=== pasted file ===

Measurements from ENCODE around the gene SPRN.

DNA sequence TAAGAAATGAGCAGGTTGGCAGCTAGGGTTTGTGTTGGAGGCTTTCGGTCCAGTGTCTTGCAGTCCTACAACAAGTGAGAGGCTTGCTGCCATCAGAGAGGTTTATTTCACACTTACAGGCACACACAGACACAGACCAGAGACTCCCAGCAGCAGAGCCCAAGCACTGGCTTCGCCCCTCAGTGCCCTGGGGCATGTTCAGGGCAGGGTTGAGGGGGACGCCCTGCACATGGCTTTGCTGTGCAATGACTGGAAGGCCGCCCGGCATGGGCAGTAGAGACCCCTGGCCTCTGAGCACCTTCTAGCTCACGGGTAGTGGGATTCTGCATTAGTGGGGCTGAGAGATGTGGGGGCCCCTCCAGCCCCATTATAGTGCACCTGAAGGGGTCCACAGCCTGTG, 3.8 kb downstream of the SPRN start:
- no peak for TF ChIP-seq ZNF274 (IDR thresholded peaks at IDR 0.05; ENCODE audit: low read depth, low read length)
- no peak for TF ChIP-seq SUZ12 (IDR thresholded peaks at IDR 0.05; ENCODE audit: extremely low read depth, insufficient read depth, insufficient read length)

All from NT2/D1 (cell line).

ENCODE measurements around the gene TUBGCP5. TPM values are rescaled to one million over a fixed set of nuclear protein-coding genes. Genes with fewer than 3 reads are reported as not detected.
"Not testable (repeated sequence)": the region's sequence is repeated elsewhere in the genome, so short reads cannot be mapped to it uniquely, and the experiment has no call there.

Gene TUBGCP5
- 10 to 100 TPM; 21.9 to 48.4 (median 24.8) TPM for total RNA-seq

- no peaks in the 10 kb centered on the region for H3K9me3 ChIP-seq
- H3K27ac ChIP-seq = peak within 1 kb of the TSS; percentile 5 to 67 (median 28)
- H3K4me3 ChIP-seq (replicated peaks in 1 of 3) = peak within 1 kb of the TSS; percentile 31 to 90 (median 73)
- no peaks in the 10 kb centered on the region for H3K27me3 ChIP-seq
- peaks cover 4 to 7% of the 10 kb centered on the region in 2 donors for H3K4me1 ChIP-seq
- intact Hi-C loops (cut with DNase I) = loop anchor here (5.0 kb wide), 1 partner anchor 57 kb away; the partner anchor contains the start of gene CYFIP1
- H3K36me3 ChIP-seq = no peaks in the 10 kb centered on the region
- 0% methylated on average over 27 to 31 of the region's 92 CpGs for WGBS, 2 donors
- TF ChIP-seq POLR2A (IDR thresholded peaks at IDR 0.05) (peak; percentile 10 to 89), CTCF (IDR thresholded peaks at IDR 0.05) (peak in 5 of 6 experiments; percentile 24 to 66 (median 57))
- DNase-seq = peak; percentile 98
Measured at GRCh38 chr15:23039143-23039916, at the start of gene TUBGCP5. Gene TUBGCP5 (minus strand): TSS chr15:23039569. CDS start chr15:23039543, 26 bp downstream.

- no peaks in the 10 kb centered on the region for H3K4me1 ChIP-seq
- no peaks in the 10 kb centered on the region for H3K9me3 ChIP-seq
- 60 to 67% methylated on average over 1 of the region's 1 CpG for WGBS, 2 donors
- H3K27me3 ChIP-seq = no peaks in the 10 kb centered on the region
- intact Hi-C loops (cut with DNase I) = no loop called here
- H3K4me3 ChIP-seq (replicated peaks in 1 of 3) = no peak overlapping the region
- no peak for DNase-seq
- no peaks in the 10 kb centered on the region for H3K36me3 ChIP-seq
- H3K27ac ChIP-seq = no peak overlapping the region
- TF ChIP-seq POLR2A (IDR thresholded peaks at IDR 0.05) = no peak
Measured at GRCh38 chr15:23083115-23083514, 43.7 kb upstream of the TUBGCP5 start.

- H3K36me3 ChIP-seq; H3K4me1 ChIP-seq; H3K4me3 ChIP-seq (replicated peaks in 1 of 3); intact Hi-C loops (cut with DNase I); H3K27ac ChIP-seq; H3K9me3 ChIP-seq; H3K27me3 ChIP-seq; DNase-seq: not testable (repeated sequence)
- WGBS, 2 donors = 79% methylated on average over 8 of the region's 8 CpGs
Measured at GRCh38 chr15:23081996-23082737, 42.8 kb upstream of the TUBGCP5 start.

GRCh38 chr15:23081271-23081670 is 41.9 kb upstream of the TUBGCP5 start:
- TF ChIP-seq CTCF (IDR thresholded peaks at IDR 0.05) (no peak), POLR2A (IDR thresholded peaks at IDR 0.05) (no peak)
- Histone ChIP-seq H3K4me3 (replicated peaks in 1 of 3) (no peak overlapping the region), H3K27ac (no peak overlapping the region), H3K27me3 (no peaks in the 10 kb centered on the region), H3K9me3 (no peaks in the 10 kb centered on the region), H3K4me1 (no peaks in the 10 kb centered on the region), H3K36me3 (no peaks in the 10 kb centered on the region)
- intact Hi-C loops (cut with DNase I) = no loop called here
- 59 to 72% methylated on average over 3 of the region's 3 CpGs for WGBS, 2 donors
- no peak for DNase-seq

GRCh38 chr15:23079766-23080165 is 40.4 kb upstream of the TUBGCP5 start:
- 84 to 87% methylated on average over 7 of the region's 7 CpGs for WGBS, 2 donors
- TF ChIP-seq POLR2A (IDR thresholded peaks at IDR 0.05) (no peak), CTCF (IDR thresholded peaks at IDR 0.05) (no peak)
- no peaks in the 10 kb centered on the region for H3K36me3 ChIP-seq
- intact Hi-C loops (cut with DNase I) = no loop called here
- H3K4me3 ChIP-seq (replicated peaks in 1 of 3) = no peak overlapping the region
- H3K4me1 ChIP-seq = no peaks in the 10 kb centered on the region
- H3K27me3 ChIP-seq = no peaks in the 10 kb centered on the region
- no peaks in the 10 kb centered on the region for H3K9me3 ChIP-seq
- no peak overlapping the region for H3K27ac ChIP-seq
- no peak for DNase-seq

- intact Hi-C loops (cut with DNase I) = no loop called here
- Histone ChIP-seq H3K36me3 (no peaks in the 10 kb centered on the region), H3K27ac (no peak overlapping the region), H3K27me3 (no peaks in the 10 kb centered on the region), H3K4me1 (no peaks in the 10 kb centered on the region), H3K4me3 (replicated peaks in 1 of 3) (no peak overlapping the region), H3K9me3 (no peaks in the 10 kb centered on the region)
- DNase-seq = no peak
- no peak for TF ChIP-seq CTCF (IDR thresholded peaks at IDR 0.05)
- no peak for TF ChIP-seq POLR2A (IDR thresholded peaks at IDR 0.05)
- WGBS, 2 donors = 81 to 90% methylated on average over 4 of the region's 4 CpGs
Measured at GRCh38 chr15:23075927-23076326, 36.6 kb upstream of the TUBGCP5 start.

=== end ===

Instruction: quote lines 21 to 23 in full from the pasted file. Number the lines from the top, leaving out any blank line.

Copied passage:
- no peaks in the 10 kb centered on the region for H3K4me1 ChIP-seq
- no peaks in the 10 kb centered on the region for H3K9me3 ChIP-seq
- 60 to 67% methylated on average over 1 of the region's 1 CpG for WGBS, 2 donors